A Tauranga man who had a quadruple bypass wanted to do something to say thank you so he paid for a new ambulance the first of its type in the region.
Mike Lambert underwent heart surgery 12 weeks ago and before he even left hospital he was planning what he could do to show his appreciation.
"I said, from my hospital bed, 'Can you find out who we speak to in St John? We want to buy an ambulance'. [The doctor] thought I was still away with the fairies so was looking to [wife] Judy for confirmation, which she gave. We've wanted to do it for some time," Mr Lambert said.
"It's not just for St John. It's for the whole health system. We just wanted to say thank you and that's how we did it."
Mrs Lambert said the couple had always supported St John and had been considering the $155,000 donation since they sold their business.
St John central region district operations manager Jeremy Gooders said he was asked to visit the couple to discuss a possible donation. "They said they were considering funding an ambulance.
"I replied saying, 'Absolutely, although they are quite expensive'. Mike said, 'Fine'. I told them how much and they said it was a deal."
Mr Gooders said it was one of the largest single donations he had seen in his many years with the service and said St John hugely appreciated their generosity. "It helps our budget enormously. We operate under very tight financial conditions. It's helpful for St John and it's helpful for the community."
The new ambulance is the first of the new-look yellow vehicles in the central region.
The traditional white ambulances will be slowly phased out during the next few years and replaced with the more visible yellow ones.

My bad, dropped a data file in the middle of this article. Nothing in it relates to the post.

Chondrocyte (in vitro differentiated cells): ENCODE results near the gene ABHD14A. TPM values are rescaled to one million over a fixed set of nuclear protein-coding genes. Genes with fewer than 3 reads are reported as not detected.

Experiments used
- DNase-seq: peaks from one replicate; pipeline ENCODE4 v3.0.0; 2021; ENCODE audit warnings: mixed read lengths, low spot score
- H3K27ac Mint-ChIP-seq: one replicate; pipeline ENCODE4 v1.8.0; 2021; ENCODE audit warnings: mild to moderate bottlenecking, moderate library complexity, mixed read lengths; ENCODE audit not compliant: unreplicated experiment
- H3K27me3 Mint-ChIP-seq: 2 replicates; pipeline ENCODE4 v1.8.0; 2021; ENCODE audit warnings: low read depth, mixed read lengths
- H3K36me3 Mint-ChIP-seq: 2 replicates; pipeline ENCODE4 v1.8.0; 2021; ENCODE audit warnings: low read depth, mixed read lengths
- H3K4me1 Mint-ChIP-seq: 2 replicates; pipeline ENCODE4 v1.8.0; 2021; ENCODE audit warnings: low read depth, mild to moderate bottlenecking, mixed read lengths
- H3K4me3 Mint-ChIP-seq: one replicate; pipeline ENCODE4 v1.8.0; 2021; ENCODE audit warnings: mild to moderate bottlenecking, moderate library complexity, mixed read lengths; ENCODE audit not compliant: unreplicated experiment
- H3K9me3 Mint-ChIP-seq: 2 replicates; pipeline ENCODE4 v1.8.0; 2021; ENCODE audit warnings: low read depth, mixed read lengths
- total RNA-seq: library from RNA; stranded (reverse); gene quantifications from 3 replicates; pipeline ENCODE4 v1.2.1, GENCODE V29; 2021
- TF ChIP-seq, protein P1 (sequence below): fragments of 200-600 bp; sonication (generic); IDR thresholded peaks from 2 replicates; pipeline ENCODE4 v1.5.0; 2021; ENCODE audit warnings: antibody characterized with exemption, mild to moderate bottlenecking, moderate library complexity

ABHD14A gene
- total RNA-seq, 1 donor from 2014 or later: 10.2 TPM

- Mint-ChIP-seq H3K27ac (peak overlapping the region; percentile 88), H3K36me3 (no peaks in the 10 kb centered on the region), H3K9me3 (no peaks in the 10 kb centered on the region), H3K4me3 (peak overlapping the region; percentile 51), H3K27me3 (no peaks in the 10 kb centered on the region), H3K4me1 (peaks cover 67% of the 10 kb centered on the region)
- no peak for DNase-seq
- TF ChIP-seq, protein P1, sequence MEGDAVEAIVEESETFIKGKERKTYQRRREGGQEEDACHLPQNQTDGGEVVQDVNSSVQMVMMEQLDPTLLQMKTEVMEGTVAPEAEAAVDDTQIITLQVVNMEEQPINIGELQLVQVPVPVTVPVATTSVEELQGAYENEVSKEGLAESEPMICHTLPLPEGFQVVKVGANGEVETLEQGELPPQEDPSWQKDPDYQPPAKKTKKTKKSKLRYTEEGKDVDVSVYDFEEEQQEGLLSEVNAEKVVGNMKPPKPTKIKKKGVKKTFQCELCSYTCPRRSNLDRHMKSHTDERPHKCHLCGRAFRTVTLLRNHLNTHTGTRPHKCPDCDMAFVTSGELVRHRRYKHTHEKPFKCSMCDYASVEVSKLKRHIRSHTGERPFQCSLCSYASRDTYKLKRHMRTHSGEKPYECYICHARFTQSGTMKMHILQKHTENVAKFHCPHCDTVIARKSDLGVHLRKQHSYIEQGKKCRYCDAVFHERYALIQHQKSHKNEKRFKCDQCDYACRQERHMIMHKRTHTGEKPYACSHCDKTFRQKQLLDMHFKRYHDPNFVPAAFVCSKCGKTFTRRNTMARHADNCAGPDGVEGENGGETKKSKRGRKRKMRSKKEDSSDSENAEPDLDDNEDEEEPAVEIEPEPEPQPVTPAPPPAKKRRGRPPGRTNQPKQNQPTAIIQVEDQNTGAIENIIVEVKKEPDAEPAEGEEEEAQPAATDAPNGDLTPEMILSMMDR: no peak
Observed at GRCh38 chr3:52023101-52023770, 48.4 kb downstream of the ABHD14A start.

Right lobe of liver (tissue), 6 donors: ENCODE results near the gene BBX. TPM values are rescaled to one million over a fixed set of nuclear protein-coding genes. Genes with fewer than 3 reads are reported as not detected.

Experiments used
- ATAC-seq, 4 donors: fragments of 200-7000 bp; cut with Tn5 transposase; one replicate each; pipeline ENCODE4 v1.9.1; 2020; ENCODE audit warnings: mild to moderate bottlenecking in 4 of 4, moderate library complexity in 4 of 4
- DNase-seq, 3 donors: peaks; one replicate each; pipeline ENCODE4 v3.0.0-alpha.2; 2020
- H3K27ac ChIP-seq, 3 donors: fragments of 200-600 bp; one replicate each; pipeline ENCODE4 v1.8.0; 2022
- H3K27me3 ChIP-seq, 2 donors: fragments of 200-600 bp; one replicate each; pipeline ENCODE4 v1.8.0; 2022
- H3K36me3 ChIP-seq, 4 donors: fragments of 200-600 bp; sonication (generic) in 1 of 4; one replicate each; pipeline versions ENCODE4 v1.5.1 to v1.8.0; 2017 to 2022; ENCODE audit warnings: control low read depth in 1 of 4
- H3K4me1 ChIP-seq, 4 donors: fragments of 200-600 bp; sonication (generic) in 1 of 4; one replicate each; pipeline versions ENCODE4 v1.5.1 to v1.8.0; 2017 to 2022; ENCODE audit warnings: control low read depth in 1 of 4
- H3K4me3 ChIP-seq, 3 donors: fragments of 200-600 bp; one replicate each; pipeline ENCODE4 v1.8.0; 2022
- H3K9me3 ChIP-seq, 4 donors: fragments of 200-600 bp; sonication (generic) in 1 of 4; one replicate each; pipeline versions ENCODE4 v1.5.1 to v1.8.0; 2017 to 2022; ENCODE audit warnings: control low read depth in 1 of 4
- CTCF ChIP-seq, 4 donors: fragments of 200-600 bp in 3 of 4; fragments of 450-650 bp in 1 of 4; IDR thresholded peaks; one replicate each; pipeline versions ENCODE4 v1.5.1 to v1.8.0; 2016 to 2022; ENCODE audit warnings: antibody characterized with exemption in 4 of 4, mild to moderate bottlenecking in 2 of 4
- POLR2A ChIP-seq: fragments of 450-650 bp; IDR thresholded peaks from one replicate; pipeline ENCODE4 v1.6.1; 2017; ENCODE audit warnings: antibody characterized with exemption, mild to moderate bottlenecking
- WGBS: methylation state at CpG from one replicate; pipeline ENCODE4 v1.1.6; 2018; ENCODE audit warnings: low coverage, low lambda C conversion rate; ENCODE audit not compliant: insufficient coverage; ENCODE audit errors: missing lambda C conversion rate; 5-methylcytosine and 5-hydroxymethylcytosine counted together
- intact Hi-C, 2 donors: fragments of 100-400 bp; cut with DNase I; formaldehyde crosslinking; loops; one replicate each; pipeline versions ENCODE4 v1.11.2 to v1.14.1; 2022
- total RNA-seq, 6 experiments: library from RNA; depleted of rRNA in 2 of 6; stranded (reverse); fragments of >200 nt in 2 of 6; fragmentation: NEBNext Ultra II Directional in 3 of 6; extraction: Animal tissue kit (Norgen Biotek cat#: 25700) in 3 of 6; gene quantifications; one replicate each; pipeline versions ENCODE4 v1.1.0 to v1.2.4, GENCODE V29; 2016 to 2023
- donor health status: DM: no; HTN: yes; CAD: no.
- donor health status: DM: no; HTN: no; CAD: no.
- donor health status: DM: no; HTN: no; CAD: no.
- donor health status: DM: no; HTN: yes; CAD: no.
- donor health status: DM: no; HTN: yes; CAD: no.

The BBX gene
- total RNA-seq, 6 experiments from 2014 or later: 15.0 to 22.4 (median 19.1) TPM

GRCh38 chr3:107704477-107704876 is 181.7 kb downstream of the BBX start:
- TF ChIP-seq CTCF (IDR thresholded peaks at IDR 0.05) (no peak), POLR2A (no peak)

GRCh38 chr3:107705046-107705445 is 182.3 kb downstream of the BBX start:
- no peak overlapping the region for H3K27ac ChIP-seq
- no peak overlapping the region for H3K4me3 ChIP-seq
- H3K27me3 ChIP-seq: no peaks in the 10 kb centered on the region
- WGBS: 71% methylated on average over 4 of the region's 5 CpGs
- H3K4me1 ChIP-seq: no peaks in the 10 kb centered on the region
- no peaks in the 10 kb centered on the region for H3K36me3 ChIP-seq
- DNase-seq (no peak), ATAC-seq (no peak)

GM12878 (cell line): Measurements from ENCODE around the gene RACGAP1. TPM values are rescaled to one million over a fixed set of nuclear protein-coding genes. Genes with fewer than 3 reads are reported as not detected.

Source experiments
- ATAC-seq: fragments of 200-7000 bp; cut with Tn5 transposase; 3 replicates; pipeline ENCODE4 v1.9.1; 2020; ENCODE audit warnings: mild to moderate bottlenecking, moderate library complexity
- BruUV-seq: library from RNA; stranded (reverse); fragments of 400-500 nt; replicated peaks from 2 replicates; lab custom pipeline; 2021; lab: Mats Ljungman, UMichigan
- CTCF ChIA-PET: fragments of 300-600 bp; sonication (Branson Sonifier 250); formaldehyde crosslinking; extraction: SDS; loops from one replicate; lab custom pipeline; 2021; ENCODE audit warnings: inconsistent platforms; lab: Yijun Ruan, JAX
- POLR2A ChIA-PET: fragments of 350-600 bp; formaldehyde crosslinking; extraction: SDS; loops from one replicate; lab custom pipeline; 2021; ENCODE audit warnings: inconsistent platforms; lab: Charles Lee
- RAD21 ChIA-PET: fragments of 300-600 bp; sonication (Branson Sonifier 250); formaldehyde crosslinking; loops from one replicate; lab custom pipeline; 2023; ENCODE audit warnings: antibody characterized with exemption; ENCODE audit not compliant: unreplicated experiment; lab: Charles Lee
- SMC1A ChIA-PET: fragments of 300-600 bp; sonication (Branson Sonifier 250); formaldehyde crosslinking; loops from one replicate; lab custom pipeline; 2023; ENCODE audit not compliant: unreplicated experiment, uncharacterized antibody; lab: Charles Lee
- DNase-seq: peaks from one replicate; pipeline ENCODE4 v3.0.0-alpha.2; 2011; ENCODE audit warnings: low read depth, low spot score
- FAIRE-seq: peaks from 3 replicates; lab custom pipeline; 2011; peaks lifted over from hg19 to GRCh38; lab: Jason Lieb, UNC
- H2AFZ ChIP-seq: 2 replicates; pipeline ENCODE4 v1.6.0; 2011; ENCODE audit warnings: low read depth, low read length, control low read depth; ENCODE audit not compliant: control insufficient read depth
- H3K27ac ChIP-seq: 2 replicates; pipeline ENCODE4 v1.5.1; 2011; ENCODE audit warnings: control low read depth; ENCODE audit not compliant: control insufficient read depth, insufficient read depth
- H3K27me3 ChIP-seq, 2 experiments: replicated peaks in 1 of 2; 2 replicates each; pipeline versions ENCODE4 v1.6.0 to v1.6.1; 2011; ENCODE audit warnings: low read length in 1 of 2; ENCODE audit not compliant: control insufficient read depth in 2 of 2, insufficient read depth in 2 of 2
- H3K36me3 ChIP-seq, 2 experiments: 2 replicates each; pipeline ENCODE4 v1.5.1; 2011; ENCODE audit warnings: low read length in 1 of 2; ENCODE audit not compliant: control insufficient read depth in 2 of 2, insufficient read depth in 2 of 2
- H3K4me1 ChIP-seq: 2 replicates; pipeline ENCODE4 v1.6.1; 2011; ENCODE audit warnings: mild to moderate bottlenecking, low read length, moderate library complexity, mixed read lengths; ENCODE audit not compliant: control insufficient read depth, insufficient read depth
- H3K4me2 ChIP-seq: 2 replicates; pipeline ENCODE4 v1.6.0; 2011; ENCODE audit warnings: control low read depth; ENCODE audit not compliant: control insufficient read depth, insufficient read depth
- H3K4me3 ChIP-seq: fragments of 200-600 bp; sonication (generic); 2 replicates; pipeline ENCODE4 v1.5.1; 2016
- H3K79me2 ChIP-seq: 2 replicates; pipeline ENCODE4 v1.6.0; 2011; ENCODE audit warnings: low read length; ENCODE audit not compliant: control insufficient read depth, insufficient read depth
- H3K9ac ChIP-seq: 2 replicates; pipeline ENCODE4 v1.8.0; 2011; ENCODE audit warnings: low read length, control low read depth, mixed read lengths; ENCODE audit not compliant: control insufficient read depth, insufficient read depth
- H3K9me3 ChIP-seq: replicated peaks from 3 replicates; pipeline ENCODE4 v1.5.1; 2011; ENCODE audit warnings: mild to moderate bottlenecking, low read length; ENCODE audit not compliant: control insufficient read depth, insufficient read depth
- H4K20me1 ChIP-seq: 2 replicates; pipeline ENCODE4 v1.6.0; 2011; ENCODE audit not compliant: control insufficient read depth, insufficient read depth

"It's statistically proven to be safer. It's more easily seen by the public. It makes it safer for our drivers, safer for the people we're transporting and safer for the public," Mr Gooders said.
It should also help to cut down on the amount of time taken to respond to calls for help, he said.
"Yellow vehicles are the most noticeable on the road, particularly in low light. Yellow is also the most visible colour for people with colour blindness, which affects an estimated one in 12 men and one in 200 women."
As part of the new design ambulances are bolder and have been fitted with more reflective signage than on the white vehicles.
Last year in the St John central region, which stretches from Wellington to North Waikato, staff attended 120,160 emergency incidents and treated and transported 139,589 patients.
During the next 10 years the fleet will be converted to yellow at a rate of 40 vehicles each year.
The ambulance was blessed and commissioned on Friday morning and put to work on Saturday.